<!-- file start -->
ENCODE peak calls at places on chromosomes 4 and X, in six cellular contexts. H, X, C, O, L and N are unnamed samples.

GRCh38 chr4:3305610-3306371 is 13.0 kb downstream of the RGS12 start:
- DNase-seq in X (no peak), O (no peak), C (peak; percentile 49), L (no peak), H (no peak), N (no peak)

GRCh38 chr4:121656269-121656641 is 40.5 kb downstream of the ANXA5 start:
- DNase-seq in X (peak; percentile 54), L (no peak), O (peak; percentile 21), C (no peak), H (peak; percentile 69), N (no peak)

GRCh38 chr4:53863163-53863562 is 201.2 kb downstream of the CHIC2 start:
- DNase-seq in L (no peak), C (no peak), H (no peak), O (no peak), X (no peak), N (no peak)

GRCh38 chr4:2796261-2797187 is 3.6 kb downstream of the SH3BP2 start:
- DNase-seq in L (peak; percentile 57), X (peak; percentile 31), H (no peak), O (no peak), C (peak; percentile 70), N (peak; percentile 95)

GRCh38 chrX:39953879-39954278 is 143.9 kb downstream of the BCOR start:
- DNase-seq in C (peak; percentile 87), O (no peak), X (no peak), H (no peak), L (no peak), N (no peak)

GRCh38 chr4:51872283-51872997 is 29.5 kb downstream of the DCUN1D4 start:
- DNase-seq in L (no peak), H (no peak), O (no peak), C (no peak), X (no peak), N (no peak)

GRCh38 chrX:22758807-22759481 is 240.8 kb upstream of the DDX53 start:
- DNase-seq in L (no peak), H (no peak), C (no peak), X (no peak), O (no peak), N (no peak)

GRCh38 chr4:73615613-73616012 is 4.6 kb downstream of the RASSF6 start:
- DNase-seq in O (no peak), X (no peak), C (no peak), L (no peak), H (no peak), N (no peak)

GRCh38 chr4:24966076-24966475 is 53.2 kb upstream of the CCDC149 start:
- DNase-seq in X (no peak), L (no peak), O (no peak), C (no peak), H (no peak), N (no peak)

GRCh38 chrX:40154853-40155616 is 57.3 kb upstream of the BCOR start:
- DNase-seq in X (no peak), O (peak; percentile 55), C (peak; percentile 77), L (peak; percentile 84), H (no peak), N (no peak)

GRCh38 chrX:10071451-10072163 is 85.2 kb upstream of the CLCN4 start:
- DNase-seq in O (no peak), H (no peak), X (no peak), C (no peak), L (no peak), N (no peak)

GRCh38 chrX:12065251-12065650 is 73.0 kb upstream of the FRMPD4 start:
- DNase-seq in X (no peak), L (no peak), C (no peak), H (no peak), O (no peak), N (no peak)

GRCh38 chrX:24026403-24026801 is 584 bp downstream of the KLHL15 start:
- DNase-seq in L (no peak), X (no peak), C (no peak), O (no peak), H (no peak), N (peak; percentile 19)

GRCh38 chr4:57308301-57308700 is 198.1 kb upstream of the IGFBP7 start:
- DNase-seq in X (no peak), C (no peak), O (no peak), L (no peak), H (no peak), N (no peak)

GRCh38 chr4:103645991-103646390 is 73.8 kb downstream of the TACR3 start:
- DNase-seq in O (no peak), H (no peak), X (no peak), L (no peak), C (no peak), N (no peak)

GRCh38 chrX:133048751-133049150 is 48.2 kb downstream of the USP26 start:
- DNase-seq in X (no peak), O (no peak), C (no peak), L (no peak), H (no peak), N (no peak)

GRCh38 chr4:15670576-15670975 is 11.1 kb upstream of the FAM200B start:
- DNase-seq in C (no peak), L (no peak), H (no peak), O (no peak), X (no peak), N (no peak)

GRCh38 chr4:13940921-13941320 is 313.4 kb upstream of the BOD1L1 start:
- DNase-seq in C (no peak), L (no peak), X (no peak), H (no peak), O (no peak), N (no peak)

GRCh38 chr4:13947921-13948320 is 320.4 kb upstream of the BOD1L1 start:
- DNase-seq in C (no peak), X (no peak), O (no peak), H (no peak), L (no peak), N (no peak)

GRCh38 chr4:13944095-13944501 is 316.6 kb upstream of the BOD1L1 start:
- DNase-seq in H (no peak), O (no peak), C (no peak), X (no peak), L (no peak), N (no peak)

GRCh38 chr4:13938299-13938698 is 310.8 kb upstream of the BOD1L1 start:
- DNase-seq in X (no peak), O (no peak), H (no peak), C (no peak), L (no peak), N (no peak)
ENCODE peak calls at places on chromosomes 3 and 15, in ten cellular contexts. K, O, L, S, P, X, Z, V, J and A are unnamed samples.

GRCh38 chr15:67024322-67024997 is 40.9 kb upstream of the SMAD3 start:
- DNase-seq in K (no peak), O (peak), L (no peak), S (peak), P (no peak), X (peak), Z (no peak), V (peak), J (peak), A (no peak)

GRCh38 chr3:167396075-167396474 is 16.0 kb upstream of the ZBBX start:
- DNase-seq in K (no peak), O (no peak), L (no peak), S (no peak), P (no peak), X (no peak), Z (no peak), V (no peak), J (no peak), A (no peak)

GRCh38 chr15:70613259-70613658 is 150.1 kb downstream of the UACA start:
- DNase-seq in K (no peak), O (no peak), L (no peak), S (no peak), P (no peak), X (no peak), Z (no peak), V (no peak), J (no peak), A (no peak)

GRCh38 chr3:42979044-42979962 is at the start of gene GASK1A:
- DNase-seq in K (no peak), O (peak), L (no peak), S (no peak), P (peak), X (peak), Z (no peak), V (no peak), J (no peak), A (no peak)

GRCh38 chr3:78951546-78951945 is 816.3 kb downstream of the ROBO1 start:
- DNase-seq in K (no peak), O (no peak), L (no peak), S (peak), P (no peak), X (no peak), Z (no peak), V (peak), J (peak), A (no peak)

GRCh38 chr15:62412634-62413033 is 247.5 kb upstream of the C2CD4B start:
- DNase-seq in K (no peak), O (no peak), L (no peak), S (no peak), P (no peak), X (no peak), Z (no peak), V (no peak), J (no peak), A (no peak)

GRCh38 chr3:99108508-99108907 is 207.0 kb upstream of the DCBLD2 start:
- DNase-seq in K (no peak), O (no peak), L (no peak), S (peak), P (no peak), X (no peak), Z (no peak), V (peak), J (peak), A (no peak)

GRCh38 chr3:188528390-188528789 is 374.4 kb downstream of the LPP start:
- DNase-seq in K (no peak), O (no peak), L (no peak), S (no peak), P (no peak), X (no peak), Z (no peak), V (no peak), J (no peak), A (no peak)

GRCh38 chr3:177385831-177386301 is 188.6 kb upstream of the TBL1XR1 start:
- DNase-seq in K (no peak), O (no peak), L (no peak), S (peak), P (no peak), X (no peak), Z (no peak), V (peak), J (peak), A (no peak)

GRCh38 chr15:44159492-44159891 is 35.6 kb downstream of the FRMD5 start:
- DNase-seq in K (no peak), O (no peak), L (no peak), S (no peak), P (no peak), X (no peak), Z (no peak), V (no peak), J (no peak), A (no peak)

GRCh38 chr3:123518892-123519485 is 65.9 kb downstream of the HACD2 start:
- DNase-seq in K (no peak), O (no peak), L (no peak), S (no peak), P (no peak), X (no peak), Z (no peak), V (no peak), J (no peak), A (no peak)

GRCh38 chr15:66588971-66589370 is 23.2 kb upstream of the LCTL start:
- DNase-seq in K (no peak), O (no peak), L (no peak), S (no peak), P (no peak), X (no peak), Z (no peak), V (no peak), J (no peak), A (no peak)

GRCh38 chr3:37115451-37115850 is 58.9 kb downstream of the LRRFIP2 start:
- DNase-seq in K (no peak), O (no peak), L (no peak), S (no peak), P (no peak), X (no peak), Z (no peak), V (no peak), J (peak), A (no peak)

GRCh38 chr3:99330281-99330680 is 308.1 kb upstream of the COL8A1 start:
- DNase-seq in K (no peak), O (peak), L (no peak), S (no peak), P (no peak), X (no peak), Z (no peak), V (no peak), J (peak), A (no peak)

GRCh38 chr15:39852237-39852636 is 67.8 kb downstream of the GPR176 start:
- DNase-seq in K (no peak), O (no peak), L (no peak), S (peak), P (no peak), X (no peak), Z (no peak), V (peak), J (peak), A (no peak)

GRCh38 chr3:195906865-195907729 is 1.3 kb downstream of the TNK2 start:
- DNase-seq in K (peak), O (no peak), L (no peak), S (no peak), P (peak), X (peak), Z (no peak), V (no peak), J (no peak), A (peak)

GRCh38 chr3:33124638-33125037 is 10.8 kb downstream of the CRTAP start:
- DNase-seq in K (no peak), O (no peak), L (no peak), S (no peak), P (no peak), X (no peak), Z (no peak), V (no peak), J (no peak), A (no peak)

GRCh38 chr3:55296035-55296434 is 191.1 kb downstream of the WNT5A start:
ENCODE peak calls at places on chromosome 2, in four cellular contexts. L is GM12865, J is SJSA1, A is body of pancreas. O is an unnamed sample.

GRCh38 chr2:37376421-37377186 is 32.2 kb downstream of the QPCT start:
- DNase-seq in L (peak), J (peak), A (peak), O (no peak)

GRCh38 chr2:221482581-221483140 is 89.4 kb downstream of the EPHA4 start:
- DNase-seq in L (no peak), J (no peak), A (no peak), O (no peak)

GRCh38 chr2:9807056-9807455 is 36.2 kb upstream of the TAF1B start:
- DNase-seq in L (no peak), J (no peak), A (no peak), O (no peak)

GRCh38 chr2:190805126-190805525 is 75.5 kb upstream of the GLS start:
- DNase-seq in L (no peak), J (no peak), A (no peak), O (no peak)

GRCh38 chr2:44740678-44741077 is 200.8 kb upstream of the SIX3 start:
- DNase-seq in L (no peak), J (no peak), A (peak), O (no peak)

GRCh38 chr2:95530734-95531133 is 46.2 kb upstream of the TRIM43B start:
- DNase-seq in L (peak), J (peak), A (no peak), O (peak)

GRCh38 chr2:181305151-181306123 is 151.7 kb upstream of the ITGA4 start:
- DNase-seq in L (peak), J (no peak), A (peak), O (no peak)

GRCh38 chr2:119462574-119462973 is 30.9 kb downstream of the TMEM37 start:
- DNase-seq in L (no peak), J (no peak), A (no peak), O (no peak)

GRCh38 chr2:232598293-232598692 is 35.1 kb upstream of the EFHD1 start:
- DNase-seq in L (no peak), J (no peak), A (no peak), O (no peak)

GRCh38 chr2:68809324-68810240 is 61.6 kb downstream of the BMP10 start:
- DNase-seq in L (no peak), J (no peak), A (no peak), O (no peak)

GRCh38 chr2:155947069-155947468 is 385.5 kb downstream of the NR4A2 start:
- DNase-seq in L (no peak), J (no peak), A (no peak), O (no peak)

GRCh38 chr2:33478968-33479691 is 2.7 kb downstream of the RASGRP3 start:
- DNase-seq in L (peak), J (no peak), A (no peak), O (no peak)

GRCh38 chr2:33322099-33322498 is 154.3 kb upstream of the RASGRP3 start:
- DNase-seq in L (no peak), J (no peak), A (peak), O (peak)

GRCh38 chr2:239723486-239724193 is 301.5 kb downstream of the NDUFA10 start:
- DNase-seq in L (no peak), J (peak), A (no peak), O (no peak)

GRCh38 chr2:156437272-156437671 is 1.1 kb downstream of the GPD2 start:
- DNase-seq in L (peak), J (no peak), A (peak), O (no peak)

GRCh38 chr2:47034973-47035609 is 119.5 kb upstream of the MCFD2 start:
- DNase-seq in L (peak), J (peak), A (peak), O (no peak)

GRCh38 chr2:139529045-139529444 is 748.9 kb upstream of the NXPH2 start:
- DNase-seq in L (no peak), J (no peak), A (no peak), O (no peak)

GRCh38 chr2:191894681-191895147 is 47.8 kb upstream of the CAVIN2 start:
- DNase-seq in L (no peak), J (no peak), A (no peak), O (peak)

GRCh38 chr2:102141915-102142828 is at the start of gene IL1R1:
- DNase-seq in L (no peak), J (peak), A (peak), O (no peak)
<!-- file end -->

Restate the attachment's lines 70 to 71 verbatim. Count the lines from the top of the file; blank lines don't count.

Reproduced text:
- DNase-seq in K (no peak), O (no peak), L (no peak), S (no peak), P (no peak), X (no peak), Z (no peak), V (no peak), J (peak), A (no peak)

GRCh38 chr3:99330281-99330680 is 308.1 kb upstream of the COL8A1 start: